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Adding Ancillaries: Holter monitoring


This is the 12th in a series of articles on specific ancillaryservices that can boost your bottom line and keep you and yourpractice busy in a competitive market.

If you have patients who are nervous about skipped heartbeats or who feel flutters in their chests, consider adding a profitable service that will help you look for the cause of the problem. Doctors who use Holter monitors to record patients' heart rhythms, usually over a 24-hour period, have discovered that they can offer this service without a large outlay of cash (if they use a vendor to supply the monitors rather than purchase them) and reap the financial rewards.

"Because I provide this service, my patients don't have to go elsewhere and can be monitored sooner rather than later," says internist Jeffrey M. Kagan of Newington, CT. "The devices are easy to order from a vendor, and this is a good profit center for the practice."

Convenience is also a factor for internist John L. Capps of Gastonia, NC, "Years ago, all our Holter studies were done by local cardiologists. This made sense when they also saw the patient in consultation. However, we order Holter studies for patients who aren't being treated by a cardiologist. Since we review the data and reports, we decided to provide the service through our office."


There are two ways to add Holter monitoring to your practice. The first requires an outlay of cash: You purchase a Holter recorder and software package and use it with a computer to generate reports that you interpret. Or you can arrange for a vendor to supply the monitor and patient kits (scrub pad, razor, alcohol prep pads, electrodes, 9- volt battery, and patient diary) to your practice.

To decide whether buying is economical, ask yourself whether you order enough Holter studies during the course of a year. The answer depends on many variables, but as a very rough estimate, figure that an inexpensive system could pay for itself in a year if you do about 25 studies. If your volume doesn't warrant a purchase, or you simply don't want to spend the cash, opt for the outside vendor route.

If you do decide to purchase the equipment yourself, you'll need to order a Holter system and a recorder. Since the reports are run on a computer, you'll also need to make sure the computer you intend to use has the required capacity. The minimum requirements for the IQmark EZ Holter made by Midmark Diagnostics Group are a Windows-based PC with a Pentium-based processor, 64MB of RAM for Windows 2000 or XP, and 500MB of free hard-disk space. Other systems may have other specifications.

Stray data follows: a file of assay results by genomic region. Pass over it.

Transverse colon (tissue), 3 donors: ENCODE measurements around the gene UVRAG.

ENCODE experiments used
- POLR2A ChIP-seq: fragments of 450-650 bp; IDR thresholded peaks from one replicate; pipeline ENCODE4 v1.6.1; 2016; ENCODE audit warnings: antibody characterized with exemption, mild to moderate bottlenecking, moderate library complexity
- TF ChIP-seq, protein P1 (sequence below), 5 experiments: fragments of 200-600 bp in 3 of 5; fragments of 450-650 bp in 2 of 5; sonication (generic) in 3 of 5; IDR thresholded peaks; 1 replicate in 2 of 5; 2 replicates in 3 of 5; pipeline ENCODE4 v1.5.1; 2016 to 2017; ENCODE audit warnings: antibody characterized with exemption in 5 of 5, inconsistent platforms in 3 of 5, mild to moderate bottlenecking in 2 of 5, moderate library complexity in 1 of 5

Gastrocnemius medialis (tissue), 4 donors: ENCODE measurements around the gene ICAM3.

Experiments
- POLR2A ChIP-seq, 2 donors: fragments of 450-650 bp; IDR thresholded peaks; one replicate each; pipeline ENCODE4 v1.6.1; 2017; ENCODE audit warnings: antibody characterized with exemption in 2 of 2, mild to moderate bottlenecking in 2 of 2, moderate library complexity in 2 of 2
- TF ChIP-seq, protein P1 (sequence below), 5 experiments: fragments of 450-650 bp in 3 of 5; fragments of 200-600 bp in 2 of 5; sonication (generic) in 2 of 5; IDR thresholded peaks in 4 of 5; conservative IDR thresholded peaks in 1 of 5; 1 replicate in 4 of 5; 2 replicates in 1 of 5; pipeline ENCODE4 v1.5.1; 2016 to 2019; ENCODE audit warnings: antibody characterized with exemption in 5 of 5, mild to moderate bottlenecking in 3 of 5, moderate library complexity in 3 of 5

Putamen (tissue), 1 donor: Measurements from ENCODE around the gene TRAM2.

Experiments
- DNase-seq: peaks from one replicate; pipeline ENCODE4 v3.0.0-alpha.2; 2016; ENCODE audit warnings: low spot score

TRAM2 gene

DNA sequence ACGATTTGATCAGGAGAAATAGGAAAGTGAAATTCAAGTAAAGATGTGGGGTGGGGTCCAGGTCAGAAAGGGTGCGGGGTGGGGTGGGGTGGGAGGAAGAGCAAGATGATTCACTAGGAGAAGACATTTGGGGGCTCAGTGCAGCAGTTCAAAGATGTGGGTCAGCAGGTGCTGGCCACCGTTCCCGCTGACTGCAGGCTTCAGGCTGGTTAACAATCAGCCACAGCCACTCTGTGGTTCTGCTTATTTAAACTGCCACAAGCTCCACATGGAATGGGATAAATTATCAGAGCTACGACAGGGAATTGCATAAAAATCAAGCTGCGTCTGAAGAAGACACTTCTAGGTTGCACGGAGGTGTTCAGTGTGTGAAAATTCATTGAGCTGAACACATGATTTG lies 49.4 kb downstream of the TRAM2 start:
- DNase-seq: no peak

If you have an arrangement with a vendor, it will supply the recorders. Analog models record the patient's heartbeat on a cassette tape that you send to the vendor, usually via overnight service. If you use the newer technology digital recorder, a designated person in your practice can feed the data from the recorder into the practice's computer and send it electronically to a central location. Depending on the vendor, the report that's generated will be posted on a website, sent via e-mail, returned by overnight delivery service, mailed, or faxed to you.


Analog recorders are about 4 inches by 6 inches and come with a carrying case. If you're simply storing one or two until needed, you can keep them in a file drawer or cabinet along with cassettes, lead wires and patient kits. If you purchase the units and run your own reports on a computer, you'll need desk space for the computer, as well. Newer digital recorders are the size of a beeper.

Internist John Capps doesn't even keep his recorders in the office. When a patient needs to be monitored, the vendor, Cardiac Monitoring Services of Tustin, CA, sends the equipment to Capps' office in time for the scheduled appointment-overnight, if need be.

All of the physicians we spoke to use existing examination or procedure rooms to apply the leads for the recorders to patients and to remove them as well. The reports are kept in the patient's file.

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